Collaborating against e-crime

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Michael Barrett
Michael Barrett
One of the lasting contributions of the internet has been the establishment of e-commerce. Due to its convenience, limitless choice, ability to comparison shop and 24/7 availability, e-commerce is one of the fastest growing business segments ever.

Yet, e-commerce isn't only attracting online consumers. It's increasingly attracting cybercriminals who are constantly deploying new, creative methods to attack and steal money from internet users. Today, e-crime is becoming such a widespread occurrence that it won't be stopped without decisive, global action.

I've seen first-hand how security technology failures go through a predictable sequence: initial discovery by security professionals, followed by wide scale abuse by teenage vandals and, finally, appropriation by criminal enterprises. Now that the teenage vandals have largely dropped away, we are left with professionally executed attacks motivated solely by money. This evolution has only been a feature of the information security landscape since perhaps 2004 – in less than five years, e-crime has changed from an anomaly into an industry.

If e-crime continues its rise, consumer confidence will be eroded, possibly leading to popular abandonment of the internet and e-commerce. The problem we still face, though, is that governments, industry and law enforcement are divided and too often uncoordinated, which is a stark contrast to the criminal gangs who are extremely well-connected and coordinated.

Given this lack of coordination, the question remains: “Who's responsible for making the internet safe?” I'd argue that there should be a shared responsibility among government, private industry and consumers.

A good starting point would be developing a globally harmonized framework of legislation against e-crime.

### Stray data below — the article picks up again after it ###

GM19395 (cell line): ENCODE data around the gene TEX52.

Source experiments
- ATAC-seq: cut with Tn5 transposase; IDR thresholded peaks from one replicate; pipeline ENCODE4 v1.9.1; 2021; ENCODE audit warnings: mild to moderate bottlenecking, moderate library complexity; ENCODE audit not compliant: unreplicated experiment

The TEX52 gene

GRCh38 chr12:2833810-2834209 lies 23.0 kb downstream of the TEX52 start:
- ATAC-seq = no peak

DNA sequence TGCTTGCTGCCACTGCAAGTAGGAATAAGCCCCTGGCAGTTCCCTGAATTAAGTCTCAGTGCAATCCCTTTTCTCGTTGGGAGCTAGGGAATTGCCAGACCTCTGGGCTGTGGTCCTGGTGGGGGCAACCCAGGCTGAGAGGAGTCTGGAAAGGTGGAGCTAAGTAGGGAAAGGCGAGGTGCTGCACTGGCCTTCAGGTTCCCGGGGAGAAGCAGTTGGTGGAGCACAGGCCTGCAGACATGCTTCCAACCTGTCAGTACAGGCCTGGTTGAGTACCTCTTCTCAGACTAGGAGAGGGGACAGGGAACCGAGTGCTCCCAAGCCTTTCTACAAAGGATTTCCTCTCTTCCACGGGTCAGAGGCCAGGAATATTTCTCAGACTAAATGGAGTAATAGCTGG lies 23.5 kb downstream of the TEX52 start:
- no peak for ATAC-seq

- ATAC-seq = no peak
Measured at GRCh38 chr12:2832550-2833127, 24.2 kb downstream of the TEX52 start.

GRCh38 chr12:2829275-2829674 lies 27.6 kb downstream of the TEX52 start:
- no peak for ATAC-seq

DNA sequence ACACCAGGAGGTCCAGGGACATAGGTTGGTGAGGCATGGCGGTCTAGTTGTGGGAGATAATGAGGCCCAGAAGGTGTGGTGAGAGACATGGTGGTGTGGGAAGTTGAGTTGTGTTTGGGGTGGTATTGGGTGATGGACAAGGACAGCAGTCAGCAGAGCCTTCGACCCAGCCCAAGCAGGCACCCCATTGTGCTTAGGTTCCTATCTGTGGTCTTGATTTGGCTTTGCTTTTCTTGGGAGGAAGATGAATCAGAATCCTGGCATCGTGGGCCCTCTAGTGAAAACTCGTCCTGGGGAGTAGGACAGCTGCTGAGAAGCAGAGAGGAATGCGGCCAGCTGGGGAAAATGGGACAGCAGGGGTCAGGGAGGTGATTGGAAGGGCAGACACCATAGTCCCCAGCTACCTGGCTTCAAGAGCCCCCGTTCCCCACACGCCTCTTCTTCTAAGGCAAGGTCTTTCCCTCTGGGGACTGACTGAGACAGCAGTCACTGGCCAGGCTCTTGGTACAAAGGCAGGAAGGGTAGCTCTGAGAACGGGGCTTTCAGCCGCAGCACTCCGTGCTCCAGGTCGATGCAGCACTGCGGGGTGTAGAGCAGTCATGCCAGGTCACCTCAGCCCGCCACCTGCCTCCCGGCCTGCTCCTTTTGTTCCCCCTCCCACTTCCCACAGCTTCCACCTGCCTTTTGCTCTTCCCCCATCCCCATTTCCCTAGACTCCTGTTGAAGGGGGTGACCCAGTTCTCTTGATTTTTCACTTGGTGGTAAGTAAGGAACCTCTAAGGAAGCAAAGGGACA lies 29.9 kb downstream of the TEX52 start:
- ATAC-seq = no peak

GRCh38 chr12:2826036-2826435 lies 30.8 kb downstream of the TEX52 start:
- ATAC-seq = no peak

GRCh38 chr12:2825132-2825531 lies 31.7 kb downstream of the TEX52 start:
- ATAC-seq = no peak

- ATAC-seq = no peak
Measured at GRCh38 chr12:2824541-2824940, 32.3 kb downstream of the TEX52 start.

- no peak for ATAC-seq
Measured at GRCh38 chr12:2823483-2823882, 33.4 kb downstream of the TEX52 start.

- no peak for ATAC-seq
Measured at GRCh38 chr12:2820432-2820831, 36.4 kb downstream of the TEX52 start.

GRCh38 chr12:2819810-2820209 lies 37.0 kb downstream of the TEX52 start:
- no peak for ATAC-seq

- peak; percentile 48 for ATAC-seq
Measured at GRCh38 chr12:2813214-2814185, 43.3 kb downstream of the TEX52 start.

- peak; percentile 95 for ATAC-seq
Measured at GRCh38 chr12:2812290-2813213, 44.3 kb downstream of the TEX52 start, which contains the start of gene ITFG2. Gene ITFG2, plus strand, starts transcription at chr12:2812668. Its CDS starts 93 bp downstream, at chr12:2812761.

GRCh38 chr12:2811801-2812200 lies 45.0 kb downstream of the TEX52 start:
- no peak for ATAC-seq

Governments need to agree on the definitions of e-crime so that attackers can be aggressively pursued in the criminal justice system. In order to achieve this, it's quite possible that a new global governance organization is needed, as opposed to fractured regional ones.

Secondly, governments need to substantially increase their investment in e-crime law enforcement. The internet is a global entity. Either we need to find a way to enable global law enforcement teams to cooperate effectively, or we should give up on attempting to police the internet locally, and establish the “InterNetPol.”

Action is needed and we must act soon. If we collectively take no action, then we have perhaps five to ten years before criminal greed takes the internet away from us.



Financial fraud rises
The average annual loss reported by respondents doubled to $350,424 from $168,000 from the year before – with financial fraud causing the greatest damage, according to a 2007 survey from Computer Security Institute.

Gone phishing
A recent report from Gartner suggested that the international “take” from just one form of e-crime, phishing, was $3.2 billion in 2007 (and this number may be an underestimate, according to the report).

Look ahead
Companies need to invest substantially in the security of their applications and infrastructure, says PayPal CISO Michael Barrett. State of the art fraud management systems are essential today, he says.

Use the law
PayPal works with law enforcement to catch, prosecute and convict criminals. If others adopt the same strategies, Barrett is confident that phishing will become substantially more difficult and less financially rewarding.


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